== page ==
Lexington, Ky (LEX 18) – Construction has begun on a 260-unit residential complex on the Coldstream research campus at the University of Kentucky.
The complex is called Fifteen 51 and is slated to open in 2022. According to a press release from the University of Kentucky, “The apartment complex offers Coldstream tech workers the opportunity to live, work, play and innovate. , all on the research campus. ”
British officials are also hoping that the addition of residential apartments, townhouses and other amenities will help attract more businesses to the area.
“Fifteen 51 activates Coldstream 24/7, making it an even more attractive place for technology organizations and their employees,” said George Ward, executive director of Coldstream Research Campus.
Lexington Mayor Linda Gorton was groundbreaking on Wednesday. The city played an important role in carrying out the construction of the complex. Basically, the city agreed to change the zoning of the Coldstream research campus to allow up to 15% of the land for residential or commercial use. Before the change, residential apartments were not allowed in the area.
Now that the complex is under construction, Gorton wants more businesses to locate in the area.
“The city has 250 acres of land for economic development in or near the cold stream and is focused on attracting high-tech businesses,” said Mayor Gorton. “This new residential village will make Coldstream even more attractive to these businesses.”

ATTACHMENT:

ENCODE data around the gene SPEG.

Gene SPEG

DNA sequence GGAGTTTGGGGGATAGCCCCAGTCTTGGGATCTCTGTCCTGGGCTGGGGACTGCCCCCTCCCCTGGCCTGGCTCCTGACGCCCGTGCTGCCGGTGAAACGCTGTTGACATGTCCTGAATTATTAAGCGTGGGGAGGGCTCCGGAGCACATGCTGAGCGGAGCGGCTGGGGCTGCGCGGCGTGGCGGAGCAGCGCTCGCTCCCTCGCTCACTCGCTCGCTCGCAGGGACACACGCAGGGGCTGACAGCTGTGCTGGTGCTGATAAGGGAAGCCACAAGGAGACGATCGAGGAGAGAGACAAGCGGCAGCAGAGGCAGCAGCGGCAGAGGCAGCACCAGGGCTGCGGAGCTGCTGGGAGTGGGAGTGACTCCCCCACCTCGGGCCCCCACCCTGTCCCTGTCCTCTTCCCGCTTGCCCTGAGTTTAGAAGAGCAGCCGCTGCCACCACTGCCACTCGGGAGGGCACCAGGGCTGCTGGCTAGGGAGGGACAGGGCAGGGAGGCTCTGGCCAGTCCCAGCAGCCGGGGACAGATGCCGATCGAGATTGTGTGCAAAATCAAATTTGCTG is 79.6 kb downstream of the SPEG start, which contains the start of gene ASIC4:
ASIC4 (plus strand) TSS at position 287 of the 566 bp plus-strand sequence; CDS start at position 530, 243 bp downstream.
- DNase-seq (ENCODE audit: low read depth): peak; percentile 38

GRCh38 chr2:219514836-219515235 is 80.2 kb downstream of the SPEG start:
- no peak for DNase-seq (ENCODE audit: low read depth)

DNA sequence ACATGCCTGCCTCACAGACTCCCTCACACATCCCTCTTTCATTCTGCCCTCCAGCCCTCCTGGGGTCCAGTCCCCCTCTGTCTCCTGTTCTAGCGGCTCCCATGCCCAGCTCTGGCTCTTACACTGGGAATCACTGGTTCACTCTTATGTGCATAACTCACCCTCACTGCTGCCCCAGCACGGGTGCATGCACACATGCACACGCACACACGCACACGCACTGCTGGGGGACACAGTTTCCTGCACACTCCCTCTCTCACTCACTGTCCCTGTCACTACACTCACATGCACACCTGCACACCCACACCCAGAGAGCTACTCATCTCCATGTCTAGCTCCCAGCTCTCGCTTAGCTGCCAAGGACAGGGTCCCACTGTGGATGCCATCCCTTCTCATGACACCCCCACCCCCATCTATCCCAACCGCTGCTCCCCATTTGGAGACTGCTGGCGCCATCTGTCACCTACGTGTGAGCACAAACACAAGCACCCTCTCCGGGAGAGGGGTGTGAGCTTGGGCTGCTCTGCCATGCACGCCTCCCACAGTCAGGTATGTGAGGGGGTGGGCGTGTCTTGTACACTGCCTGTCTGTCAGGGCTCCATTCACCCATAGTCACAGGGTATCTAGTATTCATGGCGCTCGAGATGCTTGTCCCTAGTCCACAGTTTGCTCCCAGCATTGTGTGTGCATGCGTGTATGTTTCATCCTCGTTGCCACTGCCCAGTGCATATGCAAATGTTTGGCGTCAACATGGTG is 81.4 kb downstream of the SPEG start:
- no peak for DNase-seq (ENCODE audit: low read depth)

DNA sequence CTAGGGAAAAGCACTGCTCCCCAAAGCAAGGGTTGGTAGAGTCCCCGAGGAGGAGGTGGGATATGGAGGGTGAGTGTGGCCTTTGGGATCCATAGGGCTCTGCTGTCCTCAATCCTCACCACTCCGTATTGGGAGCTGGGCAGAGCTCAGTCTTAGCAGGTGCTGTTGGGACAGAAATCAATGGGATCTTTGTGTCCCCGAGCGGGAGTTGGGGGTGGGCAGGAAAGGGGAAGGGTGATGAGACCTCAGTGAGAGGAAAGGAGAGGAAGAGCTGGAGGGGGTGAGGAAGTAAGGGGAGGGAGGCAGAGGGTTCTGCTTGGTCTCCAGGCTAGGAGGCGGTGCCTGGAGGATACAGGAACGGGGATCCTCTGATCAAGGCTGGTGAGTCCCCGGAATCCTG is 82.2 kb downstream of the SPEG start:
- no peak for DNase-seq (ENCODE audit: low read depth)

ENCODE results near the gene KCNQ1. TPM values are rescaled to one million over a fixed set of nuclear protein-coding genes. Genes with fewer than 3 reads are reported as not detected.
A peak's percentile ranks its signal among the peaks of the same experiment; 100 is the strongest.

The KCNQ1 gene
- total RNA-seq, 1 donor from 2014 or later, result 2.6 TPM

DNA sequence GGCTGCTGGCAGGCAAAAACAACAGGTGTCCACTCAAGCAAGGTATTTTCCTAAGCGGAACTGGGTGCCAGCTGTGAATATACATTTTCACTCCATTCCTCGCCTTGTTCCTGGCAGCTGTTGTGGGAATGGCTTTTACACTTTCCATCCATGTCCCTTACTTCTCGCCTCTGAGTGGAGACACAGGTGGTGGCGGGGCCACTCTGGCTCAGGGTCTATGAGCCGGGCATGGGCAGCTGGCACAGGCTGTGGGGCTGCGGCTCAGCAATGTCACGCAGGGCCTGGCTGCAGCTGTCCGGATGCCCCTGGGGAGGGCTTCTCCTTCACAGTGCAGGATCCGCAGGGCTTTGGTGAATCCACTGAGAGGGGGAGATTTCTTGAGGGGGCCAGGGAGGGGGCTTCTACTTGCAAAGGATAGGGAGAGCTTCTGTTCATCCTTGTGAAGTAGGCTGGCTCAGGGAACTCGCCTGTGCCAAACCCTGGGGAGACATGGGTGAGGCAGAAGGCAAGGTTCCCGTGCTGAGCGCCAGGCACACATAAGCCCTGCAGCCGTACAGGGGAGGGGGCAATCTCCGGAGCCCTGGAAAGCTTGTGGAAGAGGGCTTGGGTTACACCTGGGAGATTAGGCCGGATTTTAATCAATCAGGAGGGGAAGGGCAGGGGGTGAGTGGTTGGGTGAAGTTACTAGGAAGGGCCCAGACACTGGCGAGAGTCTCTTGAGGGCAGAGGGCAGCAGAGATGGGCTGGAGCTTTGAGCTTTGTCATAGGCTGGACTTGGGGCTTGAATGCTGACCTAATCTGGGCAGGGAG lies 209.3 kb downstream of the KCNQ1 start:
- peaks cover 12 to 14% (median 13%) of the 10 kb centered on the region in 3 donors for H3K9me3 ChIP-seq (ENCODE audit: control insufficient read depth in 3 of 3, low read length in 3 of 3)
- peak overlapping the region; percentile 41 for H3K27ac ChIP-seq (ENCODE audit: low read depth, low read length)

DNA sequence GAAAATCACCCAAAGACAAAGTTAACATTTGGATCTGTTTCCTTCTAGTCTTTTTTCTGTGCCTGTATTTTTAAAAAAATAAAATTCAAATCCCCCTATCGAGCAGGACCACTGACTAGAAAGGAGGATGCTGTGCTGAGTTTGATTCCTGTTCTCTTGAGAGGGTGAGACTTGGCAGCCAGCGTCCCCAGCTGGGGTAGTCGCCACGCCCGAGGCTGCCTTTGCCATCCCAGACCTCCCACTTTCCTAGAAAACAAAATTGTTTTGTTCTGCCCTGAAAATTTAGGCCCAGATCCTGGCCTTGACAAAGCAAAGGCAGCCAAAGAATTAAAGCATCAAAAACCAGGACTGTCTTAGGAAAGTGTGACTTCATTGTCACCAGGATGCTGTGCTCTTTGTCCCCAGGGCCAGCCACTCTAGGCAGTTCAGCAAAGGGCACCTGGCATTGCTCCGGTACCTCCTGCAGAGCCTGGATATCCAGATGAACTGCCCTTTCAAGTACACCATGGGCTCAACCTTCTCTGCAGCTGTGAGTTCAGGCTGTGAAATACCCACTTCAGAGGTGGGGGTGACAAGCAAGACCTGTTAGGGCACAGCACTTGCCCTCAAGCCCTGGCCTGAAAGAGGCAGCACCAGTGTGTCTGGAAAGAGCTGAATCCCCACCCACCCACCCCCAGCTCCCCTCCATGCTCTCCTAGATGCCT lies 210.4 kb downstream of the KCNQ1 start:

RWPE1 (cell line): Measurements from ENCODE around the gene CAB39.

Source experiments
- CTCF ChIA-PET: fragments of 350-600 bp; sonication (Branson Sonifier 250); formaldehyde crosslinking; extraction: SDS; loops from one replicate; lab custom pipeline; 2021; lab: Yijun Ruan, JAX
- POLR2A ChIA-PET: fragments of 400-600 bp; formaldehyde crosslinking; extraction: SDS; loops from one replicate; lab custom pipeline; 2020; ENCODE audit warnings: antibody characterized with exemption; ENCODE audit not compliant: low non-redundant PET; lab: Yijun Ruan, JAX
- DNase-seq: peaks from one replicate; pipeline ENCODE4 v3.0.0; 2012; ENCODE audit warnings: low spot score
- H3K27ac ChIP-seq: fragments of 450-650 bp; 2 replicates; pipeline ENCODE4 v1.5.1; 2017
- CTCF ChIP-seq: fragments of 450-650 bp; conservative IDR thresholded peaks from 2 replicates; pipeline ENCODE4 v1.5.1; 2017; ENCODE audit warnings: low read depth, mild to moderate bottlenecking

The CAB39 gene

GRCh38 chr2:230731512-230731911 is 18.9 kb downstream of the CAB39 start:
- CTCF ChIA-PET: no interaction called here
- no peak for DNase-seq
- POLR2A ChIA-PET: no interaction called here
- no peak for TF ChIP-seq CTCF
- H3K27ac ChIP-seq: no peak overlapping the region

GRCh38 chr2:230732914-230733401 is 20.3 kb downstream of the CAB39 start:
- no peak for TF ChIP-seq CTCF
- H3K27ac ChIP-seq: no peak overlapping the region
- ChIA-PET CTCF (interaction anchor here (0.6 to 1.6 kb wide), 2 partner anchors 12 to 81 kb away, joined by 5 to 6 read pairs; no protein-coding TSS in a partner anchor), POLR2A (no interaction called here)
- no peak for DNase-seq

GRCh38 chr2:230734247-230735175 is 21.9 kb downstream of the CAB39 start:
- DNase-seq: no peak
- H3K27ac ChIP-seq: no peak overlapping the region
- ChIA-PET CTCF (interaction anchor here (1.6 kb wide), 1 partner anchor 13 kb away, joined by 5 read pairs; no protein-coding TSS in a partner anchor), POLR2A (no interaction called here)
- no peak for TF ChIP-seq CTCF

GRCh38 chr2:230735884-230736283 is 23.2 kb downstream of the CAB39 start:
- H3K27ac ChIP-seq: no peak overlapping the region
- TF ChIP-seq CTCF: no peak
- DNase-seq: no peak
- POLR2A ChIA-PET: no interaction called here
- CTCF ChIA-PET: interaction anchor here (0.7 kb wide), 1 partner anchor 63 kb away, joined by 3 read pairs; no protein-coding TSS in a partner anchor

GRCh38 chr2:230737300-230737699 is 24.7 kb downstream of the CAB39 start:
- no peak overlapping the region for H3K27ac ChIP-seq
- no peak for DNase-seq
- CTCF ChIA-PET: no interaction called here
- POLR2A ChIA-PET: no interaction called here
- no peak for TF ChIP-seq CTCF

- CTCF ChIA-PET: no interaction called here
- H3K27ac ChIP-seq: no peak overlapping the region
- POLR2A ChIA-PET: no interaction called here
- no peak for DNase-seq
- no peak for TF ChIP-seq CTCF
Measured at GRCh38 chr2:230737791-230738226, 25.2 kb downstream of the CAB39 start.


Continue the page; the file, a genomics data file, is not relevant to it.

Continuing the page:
And this is not the only construction project that excites Gorton. Construction is underway across Lexington and the mayor says it’s a good thing.
“We’re under construction, and that’s a good sign,” Gorton said.
“Someone told me awhile ago, what’s going on with all the cranes? And I said the cranes were good, ”Gorton said. “They represent an investment in the community. They represent new projects and growth, which is great for our community.
Gorton said it was also a sign of an economic recovery. The first months of the pandemic have seen ups and downs for the city. However, the city survived and the mayor attributed the region’s economic success to the mixture of different industries present in the region.
“These things have strengthened our economy and allowed people to continue to build, develop and strengthen our economy during the pandemic,” Gorton said.